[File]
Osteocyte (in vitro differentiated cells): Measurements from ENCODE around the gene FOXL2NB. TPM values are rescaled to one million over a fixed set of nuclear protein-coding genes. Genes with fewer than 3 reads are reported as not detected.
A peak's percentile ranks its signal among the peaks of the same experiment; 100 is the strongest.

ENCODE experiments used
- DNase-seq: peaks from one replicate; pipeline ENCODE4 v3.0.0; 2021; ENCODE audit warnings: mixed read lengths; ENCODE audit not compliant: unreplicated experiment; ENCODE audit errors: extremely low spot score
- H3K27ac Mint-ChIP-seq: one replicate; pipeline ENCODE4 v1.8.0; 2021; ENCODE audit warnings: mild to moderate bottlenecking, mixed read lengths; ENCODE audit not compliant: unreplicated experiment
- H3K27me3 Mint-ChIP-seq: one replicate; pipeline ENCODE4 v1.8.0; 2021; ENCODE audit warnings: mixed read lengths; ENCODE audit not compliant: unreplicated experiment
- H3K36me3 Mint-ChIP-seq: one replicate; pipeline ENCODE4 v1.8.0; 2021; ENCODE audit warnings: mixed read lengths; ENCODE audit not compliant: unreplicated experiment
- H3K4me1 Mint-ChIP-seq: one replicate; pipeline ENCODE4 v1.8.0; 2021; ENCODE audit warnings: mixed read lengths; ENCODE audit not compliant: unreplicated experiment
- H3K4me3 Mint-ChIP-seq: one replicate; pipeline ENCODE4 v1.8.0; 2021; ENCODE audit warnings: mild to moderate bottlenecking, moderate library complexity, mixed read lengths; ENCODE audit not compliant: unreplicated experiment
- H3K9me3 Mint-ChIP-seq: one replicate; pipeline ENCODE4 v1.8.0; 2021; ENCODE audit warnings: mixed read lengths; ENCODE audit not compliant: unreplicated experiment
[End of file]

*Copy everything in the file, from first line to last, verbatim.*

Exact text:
Osteocyte (in vitro differentiated cells): Measurements from ENCODE around the gene FOXL2NB. TPM values are rescaled to one million over a fixed set of nuclear protein-coding genes. Genes with fewer than 3 reads are reported as not detected.
A peak's percentile ranks its signal among the peaks of the same experiment; 100 is the strongest.

ENCODE experiments used
- DNase-seq: peaks from one replicate; pipeline ENCODE4 v3.0.0; 2021; ENCODE audit warnings: mixed read lengths; ENCODE audit not compliant: unreplicated experiment; ENCODE audit errors: extremely low spot score
- H3K27ac Mint-ChIP-seq: one replicate; pipeline ENCODE4 v1.8.0; 2021; ENCODE audit warnings: mild to moderate bottlenecking, mixed read lengths; ENCODE audit not compliant: unreplicated experiment
- H3K27me3 Mint-ChIP-seq: one replicate; pipeline ENCODE4 v1.8.0; 2021; ENCODE audit warnings: mixed read lengths; ENCODE audit not compliant: unreplicated experiment
- H3K36me3 Mint-ChIP-seq: one replicate; pipeline ENCODE4 v1.8.0; 2021; ENCODE audit warnings: mixed read lengths; ENCODE audit not compliant: unreplicated experiment
- H3K4me1 Mint-ChIP-seq: one replicate; pipeline ENCODE4 v1.8.0; 2021; ENCODE audit warnings: mixed read lengths; ENCODE audit not compliant: unreplicated experiment
- H3K4me3 Mint-ChIP-seq: one replicate; pipeline ENCODE4 v1.8.0; 2021; ENCODE audit warnings: mild to moderate bottlenecking, moderate library complexity, mixed read lengths; ENCODE audit not compliant: unreplicated experiment
- H3K9me3 Mint-ChIP-seq: one replicate; pipeline ENCODE4 v1.8.0; 2021; ENCODE audit warnings: mixed read lengths; ENCODE audit not compliant: unreplicated experiment